Drug Allergy

Patient education: Drug allergy (The Basics)
Written by the doctors and editors at UpToDate

What is a drug allergy?
— A drug allergy, also called drug hypersensitivity, is a bad reaction to a drug that happens when the body’s immune system responds to a drug as if it were a dangerous invader and tries to fight it off. The job of the immune system is to fight off infection. Normally, it should not react to a drug as though it were an invader, but some drugs can cause that response in some people.

The symptoms of a drug allergy can include a skin rash, itching, swelling, or – in severe cases – trouble breathing or a drop in blood pressure that can cause a person to pass out.

A drug allergy is NOT the same as a drug side effect. Side effects are unintended or unwanted effects that drugs can cause. Side effects can affect anyone who is given enough of a drug. Drug allergies, on the other hand, affect only a small number of people.

What are the symptoms of a drug allergy?
— There are a few different types of drug allergy, each with its own set of symptoms.

One serious type of allergy is called an “immediate” allergy because it starts quickly after a drug is taken (usually within an hour or so). It usually happens with drugs that a person had taken before without any problem. Symptoms can include:
●Hives, which are raised, red patches of skin that are usually very itchy (picture 1)
●Itchy skin
●Flushing, which is when your skin turns red and feels hot
●Swelling of the face, hands, feet, or throat
●Throat tightness, hoarse voice, wheezing, or trouble breathing
●Nausea, vomiting, belly pain
●Feeling lightheaded

This type of allergy is serious because it can get worse if the medicine is continued. It can turn into a life-threatening whole-body allergic reaction, called anaphylaxis.

picture 1.

Another type of drug allergy, called a “delayed” allergy, is much more common. This type is not very serious and usually causes a rash that begins after a few days of taking a drug. The rash often spreads over much of the skin (picture 2). Sometimes it is itchy, but sometimes not. This type of drug allergy does not involve swelling, trouble breathing, throat tightness, or the other symptoms listed above. This type of allergy doesn’t usually get worse or affect anything besides the skin. (A rare but severe skin reaction to a drug, called Stevens Johnson syndrome, is discussed separately.)

picture 2.

Should I see a doctor or nurse?
— That depends on what kind of reaction you have.

Call for an ambulance (in the US and Canada, dial 9-1-1) if you start a new medicine and develop any of the symptoms listed below:
●Wheezing or trouble breathing
●Chest tightness or pain
●Passing out or feeling as if you will pass out
●Swelling of your face, lips, tongue, or throat

Call your doctor if you start a new medicine and develop any of the symptoms listed below:

●Hives (raised red welts on the skin that are usually very itchy)
●Feeling like you want to hurt or kill yourself
●Severe stomach ache or vomiting
●High fever
●Painful skin
●Skin blisters
●Pain and irritation of the pink, moist tissue that lines the eyes, mouth, vagina, and other organs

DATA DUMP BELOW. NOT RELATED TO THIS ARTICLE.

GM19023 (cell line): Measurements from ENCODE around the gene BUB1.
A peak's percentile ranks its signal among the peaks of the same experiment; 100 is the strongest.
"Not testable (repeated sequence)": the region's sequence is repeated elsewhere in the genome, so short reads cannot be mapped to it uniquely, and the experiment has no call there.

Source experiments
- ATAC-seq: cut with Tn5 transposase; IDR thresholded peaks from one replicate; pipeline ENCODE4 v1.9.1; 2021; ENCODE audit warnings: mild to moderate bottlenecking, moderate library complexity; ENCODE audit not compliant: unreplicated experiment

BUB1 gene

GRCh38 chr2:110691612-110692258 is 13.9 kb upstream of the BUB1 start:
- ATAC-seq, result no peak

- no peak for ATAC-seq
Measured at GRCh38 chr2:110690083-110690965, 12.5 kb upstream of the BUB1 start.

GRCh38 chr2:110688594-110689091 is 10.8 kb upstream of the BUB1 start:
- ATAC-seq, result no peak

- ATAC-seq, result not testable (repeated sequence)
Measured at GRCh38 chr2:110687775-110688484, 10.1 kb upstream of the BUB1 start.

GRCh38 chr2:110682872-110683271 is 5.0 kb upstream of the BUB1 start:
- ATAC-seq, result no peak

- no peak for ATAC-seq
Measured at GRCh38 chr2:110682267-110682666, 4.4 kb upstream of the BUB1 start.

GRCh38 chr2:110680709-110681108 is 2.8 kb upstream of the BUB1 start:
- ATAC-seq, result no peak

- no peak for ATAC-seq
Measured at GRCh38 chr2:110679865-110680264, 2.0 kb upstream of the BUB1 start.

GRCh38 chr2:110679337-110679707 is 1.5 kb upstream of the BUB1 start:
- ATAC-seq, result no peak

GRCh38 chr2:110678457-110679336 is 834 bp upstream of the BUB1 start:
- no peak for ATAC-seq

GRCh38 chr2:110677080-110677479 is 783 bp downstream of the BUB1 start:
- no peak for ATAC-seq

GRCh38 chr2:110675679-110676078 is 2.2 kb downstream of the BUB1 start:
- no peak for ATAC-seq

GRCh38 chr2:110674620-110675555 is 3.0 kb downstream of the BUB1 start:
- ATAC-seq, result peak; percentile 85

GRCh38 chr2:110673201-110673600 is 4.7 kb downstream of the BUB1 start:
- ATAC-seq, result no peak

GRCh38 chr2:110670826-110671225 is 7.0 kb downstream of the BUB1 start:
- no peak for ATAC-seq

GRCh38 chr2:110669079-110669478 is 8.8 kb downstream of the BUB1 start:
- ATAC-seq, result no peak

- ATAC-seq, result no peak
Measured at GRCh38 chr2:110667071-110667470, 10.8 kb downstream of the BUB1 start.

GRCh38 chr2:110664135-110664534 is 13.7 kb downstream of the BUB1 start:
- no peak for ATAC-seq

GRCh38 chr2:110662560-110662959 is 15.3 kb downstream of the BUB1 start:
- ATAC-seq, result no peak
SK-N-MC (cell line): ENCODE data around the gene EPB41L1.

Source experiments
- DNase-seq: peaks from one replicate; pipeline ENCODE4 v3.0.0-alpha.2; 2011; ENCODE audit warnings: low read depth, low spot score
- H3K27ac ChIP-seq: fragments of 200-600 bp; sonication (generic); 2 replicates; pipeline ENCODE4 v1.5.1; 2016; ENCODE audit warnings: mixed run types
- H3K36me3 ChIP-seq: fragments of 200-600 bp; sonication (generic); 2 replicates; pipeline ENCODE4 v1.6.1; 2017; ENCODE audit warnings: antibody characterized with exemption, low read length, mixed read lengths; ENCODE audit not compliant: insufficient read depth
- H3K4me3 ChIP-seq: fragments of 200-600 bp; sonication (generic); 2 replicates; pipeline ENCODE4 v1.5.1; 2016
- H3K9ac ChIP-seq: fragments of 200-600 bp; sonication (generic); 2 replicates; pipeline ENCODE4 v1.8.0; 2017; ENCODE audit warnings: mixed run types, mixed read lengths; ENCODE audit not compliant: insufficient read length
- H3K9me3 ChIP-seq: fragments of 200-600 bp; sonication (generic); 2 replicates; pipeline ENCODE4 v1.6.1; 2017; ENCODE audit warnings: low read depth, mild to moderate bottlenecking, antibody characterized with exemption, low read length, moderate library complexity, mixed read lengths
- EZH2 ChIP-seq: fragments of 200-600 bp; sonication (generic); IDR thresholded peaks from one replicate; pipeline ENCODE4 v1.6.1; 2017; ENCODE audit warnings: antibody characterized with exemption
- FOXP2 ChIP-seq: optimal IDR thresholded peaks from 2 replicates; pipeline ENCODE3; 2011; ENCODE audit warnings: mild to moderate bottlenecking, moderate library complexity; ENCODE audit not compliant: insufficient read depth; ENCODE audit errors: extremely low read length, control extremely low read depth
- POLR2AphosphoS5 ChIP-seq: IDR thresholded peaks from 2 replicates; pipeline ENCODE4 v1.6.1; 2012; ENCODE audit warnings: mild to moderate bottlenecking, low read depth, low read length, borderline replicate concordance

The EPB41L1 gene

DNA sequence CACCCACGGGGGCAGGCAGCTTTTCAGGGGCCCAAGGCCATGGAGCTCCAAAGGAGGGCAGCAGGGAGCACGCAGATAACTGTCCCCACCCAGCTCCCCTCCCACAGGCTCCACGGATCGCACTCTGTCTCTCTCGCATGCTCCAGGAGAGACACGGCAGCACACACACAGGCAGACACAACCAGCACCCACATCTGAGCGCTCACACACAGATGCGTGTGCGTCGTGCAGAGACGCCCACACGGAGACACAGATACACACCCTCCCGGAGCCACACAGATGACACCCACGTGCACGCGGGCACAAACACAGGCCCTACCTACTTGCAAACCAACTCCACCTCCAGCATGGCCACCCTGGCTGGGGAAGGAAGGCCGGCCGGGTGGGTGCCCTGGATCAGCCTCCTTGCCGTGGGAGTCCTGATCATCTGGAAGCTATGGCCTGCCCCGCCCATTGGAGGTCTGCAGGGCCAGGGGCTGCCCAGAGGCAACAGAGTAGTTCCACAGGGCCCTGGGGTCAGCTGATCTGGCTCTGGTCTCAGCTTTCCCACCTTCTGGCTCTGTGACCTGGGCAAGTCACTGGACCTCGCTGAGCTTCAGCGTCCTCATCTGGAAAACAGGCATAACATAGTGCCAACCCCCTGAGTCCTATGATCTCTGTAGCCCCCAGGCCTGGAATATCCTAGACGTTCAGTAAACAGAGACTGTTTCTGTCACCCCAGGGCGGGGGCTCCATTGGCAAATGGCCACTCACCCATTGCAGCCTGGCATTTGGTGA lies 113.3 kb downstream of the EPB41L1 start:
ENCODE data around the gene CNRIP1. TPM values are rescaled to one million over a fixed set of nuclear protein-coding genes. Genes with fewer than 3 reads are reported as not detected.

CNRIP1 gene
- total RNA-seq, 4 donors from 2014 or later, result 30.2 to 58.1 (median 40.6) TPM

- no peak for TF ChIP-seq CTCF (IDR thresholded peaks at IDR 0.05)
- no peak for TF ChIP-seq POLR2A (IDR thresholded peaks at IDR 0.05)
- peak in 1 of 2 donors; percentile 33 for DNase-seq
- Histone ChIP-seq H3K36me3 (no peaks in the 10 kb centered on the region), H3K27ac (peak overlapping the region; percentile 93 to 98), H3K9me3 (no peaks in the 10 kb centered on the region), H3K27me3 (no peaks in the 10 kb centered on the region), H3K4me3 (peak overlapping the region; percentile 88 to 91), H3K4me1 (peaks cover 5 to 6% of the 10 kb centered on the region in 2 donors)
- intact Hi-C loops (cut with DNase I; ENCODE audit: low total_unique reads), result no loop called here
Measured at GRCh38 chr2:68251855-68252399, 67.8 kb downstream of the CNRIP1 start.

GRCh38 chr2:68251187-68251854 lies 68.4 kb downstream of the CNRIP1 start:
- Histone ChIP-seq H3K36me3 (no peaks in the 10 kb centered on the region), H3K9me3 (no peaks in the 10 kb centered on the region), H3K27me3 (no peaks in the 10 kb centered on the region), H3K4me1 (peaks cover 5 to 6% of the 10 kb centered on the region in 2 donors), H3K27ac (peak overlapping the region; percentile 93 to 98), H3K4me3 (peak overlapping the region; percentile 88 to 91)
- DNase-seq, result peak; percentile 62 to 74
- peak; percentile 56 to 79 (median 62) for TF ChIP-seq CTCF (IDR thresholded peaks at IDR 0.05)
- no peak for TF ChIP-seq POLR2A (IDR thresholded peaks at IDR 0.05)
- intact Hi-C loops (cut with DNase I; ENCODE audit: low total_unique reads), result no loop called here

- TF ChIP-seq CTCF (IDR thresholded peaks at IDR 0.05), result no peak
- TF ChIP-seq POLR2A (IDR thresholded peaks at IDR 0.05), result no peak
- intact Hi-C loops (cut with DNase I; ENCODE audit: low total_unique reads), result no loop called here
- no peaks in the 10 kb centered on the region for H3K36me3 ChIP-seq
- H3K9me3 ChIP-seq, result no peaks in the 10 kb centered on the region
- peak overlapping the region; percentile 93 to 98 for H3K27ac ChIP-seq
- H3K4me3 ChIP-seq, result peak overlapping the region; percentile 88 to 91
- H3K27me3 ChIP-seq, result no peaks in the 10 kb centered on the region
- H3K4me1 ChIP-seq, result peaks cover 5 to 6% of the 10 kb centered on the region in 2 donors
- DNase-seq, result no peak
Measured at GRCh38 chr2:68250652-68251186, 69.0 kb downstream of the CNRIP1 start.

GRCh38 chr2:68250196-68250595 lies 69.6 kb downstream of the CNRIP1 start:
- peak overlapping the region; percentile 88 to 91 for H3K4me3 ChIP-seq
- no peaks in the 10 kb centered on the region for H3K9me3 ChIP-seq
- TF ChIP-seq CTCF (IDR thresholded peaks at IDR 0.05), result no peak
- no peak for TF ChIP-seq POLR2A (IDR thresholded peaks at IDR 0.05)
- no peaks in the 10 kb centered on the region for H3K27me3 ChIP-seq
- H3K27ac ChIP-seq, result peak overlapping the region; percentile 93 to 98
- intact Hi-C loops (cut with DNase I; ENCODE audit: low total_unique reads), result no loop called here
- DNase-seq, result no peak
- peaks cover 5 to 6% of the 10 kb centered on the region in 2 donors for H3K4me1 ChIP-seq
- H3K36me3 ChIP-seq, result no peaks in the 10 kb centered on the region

How is a drug allergy treated?
— If you have a severe reaction to a drug you will be treated in a hospital. There your healthcare team will try to get your body back to normal. To do that, they might have to give you medicines to calm your allergic response. They might also need to give you oxygen to breathe through a mask, and fluids through a tube (called an “IV”) that goes into a vein.

After your symptoms are managed, your doctor will explore what to do about the allergy. If possible, your doctor might try to switch you to a different drug that is less likely to cause the same reaction. If that is not possible, he or she might send you to an allergist to decide what to do next.

Will I need tests? — Maybe.
If your allergist suspects you have an immediate drug allergy, he or she might send you for allergy skin tests. The most common is called a skin prick test. For this test, the doctor puts a drop of the drug you might be allergic to on your skin and makes a tiny prick in your skin. He or she then watches your skin to see if it turns red and bumpy. This is to check if you have a true allergy.

If you have a reaction that consists only of a rash (the type that is not serious), your allergist might want to do a “drug challenge test.” For this test, the allergist will have you take a small amount of the drug that caused the rash while he or she observes you. That way the doctor can find out if you will have the same reaction twice. Doctors usually do drug challenge tests only with medicines that are very useful, such as the antibiotic amoxicillin. Amoxicillin is the best choice of antibiotic for many common infections, so it would be a problem if someone had to avoid it forever.

Can a drug allergy be prevented? — If you already know you have a drug allergy, you can reduce your chances of having problems again if you do the following:

●Tell all your doctors and nurse, and anyone who might prescribe medicines for you about your allergy. Medicines sometimes have more than one ingredient and go by more than one name, so it won’t always be obvious if you are being prescribed the problem drug. Also, drugs are sometimes related to each other. If you are allergic to a specific drug, you might also be allergic to others that are related to it. If you tell your doctor or nurse about your allergy, he or she can try to avoid giving you any drugs that could cause problems.

●Always wear a medic alert bracelet or necklace explaining your drug allergy.

Leave a Comment